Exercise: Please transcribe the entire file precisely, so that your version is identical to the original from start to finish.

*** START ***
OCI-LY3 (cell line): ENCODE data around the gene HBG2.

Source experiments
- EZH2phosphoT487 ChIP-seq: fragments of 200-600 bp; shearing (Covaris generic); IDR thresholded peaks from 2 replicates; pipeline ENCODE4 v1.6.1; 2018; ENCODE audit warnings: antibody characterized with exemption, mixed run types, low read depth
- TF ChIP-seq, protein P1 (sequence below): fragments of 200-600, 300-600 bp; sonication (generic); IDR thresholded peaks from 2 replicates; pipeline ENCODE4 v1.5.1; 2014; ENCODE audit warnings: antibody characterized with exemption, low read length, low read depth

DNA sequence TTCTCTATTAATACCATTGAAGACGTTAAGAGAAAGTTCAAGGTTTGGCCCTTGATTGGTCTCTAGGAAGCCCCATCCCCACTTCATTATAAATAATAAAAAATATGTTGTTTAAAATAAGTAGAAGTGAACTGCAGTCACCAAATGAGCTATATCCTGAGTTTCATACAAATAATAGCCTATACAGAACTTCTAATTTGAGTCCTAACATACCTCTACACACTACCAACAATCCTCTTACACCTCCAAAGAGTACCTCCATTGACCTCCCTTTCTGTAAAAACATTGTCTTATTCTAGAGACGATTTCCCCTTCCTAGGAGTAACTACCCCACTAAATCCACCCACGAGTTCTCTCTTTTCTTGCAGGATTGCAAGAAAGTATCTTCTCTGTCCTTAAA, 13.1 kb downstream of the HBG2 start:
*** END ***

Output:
OCI-LY3 (cell line): ENCODE data around the gene HBG2.

Source experiments
- EZH2phosphoT487 ChIP-seq: fragments of 200-600 bp; shearing (Covaris generic); IDR thresholded peaks from 2 replicates; pipeline ENCODE4 v1.6.1; 2018; ENCODE audit warnings: antibody characterized with exemption, mixed run types, low read depth
- TF ChIP-seq, protein P1 (sequence below): fragments of 200-600, 300-600 bp; sonication (generic); IDR thresholded peaks from 2 replicates; pipeline ENCODE4 v1.5.1; 2014; ENCODE audit warnings: antibody characterized with exemption, low read length, low read depth

DNA sequence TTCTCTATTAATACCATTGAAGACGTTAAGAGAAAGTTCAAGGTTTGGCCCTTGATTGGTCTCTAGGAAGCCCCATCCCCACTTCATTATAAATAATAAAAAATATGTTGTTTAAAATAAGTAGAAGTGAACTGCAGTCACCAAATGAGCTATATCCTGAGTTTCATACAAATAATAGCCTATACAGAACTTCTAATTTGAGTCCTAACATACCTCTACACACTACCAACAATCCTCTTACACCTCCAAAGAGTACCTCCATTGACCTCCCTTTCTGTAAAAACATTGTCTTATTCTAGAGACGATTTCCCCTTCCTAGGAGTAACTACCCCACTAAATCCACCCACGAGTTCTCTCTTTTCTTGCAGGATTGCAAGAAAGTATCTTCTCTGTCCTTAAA, 13.1 kb downstream of the HBG2 start: